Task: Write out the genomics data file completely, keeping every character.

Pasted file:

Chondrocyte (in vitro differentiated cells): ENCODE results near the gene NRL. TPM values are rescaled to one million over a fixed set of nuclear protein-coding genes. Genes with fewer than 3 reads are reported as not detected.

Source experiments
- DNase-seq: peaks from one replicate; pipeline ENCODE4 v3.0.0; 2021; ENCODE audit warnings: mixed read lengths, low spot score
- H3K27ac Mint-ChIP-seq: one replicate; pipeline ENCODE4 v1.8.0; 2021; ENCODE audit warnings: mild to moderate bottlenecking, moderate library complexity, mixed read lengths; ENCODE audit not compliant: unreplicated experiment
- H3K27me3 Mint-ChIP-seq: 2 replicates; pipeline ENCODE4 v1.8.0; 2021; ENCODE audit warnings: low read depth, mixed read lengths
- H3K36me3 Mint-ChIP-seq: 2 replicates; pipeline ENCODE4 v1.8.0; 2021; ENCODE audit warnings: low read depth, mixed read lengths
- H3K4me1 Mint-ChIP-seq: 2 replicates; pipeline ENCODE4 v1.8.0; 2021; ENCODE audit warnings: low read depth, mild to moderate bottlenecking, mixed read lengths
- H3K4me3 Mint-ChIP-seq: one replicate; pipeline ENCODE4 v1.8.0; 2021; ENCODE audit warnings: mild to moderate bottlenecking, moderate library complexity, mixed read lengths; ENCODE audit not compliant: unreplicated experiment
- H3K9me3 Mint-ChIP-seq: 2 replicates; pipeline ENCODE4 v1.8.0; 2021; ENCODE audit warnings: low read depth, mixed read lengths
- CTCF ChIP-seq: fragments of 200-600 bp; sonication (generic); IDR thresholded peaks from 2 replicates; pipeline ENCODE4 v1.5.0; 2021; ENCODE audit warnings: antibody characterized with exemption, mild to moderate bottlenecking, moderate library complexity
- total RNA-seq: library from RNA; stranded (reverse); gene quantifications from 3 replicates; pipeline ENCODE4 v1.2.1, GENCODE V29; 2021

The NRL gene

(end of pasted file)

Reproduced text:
Chondrocyte (in vitro differentiated cells): ENCODE results near the gene NRL. TPM values are rescaled to one million over a fixed set of nuclear protein-coding genes. Genes with fewer than 3 reads are reported as not detected.

Source experiments
- DNase-seq: peaks from one replicate; pipeline ENCODE4 v3.0.0; 2021; ENCODE audit warnings: mixed read lengths, low spot score
- H3K27ac Mint-ChIP-seq: one replicate; pipeline ENCODE4 v1.8.0; 2021; ENCODE audit warnings: mild to moderate bottlenecking, moderate library complexity, mixed read lengths; ENCODE audit not compliant: unreplicated experiment
- H3K27me3 Mint-ChIP-seq: 2 replicates; pipeline ENCODE4 v1.8.0; 2021; ENCODE audit warnings: low read depth, mixed read lengths
- H3K36me3 Mint-ChIP-seq: 2 replicates; pipeline ENCODE4 v1.8.0; 2021; ENCODE audit warnings: low read depth, mixed read lengths
- H3K4me1 Mint-ChIP-seq: 2 replicates; pipeline ENCODE4 v1.8.0; 2021; ENCODE audit warnings: low read depth, mild to moderate bottlenecking, mixed read lengths
- H3K4me3 Mint-ChIP-seq: one replicate; pipeline ENCODE4 v1.8.0; 2021; ENCODE audit warnings: mild to moderate bottlenecking, moderate library complexity, mixed read lengths; ENCODE audit not compliant: unreplicated experiment
- H3K9me3 Mint-ChIP-seq: 2 replicates; pipeline ENCODE4 v1.8.0; 2021; ENCODE audit warnings: low read depth, mixed read lengths
- CTCF ChIP-seq: fragments of 200-600 bp; sonication (generic); IDR thresholded peaks from 2 replicates; pipeline ENCODE4 v1.5.0; 2021; ENCODE audit warnings: antibody characterized with exemption, mild to moderate bottlenecking, moderate library complexity
- total RNA-seq: library from RNA; stranded (reverse); gene quantifications from 3 replicates; pipeline ENCODE4 v1.2.1, GENCODE V29; 2021

The NRL gene